Peanut and soy proteins that are heat denatured without any accompanying precipitation show enhanced foam-ability (77). Factors affecting foaming of these proteins include structural properties of the proteins per se (eg, flexibility, exposure of hydrophobic/hydrophilic groups, surface charge), ease of unfolding, and the Marangoni effect (ie, the ability to concentrate rapidly at a stress point). Also important are environmental factors such as temperature, pH, ionic strength, viscosity, and the presence of other components such as dénaturants that could affect the intrinsic properties of the proteins (53).

The unique ability of wheat flour to form a cohesive and viscoelastic paste or dough when mixed and kneaded is due primarily to the properties of the two classes of principal storage proteins, gliadins and glutenins. These are collectively referred to as gluten proteins. Glutenins are responsible for the elasticity, cohesiveness, and mixing tolerance of the dough, whereas gliadins facilitate fluidity, extensibility, and expansion of the dough, thus contributing to loaf volume. A proper balance of both gluten proteins is essential for bread making. During the mixing and kneading of hydrated wheat, the gluten proteins orient, align, and partially unfold (ie, denature). Protein unfolding enhances both hydrophobic interactions and the formation of disulfide cross-links through disulfide interchange reactions, resulting in establishment of a three-dimensional matrix that serves to entrap starch granules and other dough components. The cleavage of disulfide cross-links by reducing agents such as cysteine destroys the cohesive structure of the hydrated dough. The addition of oxidizing agents such as bromate increases toughness and elasticity by promoting disulfide linkage formation. In addition to the gluten proteins, soluble proteins (ie, albumins and globulins) that are found in minor quantities denature and aggregate to aid in gel formation, thus contributing to setting of the bread crumb (78).

Drying, roasting, and cooking are thermal treatments routinely used to process plant proteins. These processes can cause substantial protein denaturation. Oat globulin, the major protein fraction in oats, has a quaternary struc ture similar to that of soy 11S globulin (glycinin), a heat-coagulable protein. Differential scanning calorimetry showed that oat globulin, heated under conditions inducing gelation, was not extensively denatured and exhibited highly cooperative transition characteristics (79). When 1% oat globulin was heated, aggregation and precipitation occurred. Ultraviolet and fluorescence spectra of soluble and insoluble fractions indicated no marked protein unfolding in the former fraction, but extensive denaturation in the insoluble aggregates. The insoluble fraction had significantly higher surface hydrophobicity than the soluble fraction and unheated protein (80).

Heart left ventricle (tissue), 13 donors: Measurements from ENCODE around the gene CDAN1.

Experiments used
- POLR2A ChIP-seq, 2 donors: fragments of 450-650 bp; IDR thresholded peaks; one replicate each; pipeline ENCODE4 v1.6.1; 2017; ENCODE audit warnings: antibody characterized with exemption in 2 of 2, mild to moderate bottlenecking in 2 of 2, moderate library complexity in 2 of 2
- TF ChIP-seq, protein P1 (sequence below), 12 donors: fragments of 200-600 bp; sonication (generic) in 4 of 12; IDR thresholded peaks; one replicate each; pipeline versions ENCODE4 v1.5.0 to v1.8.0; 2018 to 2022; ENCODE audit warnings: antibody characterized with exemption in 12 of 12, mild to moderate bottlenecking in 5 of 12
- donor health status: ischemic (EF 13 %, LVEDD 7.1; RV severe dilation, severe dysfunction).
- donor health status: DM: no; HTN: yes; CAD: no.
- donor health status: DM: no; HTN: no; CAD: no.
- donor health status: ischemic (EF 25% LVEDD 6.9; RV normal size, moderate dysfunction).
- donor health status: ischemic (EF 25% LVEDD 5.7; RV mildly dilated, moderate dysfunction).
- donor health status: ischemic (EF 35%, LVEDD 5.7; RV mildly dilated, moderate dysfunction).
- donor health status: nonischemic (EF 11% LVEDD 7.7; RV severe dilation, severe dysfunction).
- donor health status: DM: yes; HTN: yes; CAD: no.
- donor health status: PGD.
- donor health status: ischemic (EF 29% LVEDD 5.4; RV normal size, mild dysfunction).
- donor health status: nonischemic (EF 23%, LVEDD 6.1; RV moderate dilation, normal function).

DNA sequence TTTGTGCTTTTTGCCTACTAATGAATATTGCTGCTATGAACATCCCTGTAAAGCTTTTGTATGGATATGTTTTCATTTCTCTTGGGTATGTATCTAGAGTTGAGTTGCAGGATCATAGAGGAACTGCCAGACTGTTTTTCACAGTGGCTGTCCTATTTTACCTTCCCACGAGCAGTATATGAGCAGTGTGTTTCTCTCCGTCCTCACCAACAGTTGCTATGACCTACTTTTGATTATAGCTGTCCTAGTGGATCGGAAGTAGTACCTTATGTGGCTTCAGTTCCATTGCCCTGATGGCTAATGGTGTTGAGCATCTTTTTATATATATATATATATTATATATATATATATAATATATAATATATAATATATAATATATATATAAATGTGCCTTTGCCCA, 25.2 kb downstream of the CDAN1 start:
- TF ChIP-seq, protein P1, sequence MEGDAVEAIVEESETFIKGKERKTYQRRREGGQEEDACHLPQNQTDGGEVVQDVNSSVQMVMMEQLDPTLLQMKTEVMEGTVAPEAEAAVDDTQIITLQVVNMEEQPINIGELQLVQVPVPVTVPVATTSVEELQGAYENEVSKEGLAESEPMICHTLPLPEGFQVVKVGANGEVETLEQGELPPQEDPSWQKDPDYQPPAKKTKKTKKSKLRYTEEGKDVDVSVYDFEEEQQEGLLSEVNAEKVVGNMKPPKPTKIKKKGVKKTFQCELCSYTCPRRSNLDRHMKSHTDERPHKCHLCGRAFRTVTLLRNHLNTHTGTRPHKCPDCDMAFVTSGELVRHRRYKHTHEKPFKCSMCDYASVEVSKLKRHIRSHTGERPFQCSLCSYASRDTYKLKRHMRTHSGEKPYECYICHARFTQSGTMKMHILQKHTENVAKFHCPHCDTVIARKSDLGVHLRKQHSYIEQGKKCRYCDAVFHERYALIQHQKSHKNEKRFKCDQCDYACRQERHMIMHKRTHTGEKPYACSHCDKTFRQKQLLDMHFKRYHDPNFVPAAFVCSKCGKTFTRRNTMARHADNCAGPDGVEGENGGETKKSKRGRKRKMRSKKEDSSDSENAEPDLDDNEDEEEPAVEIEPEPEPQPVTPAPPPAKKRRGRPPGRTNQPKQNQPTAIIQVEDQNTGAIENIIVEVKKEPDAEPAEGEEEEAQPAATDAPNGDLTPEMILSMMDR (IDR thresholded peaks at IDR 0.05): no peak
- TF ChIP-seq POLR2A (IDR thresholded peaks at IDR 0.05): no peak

Sonication has been used as a means to solubilize plant proteins and isolates/meals. Heat-treated, acid-precipitated soy proteins, intermediates in the commercial production of isolated proteins from defatted soybeans, have been dispersed by sonication (81). Changes in flow properties may have been derived from ultrasonic-induced dissociation of protein aggregates formed during thermal treatment. This was considered to be associated with partial cleavage of intermolecular hydrophobic interactions, but not cleavage of peptide or disulfide bonds. It was postulated that ultrasonically exposed hydrophobic regions are subsequently buried through rearrangement of the molecular structure, conferring greater hydrophilicity to the protein (81). However, it has been shown that sonication leads to agglomeration and aggregation, particularly of the 7S fraction (82). The ultrasonic action may have (1) promoted hydrophobic interactions between globular proteins; (2) induced formation of complex mixtures, as in the case of apolipoproteins; or (3) altered the equilibrium protein-protein and/or protein-lipid interactions, thereby favoring the formation of a cluster-type structure.

Thermoplastic extrusion technology has been used to texturize many plant proteins, especially soy, to produce fibrous structures that simulate meatlike products (83). The process begins with moistened, defatted soy flour, which is fed into an extruder where it is worked and heated, causing the protein molecules to denature and form new cross-linkages that result in a fibrous structure. The heated plasticized mass is forced through a die to form expanded texturized strands of vegetable proteins that have meatlike characteristics on rehydration (84). Extrusion of plant proteins has been reviewed (46).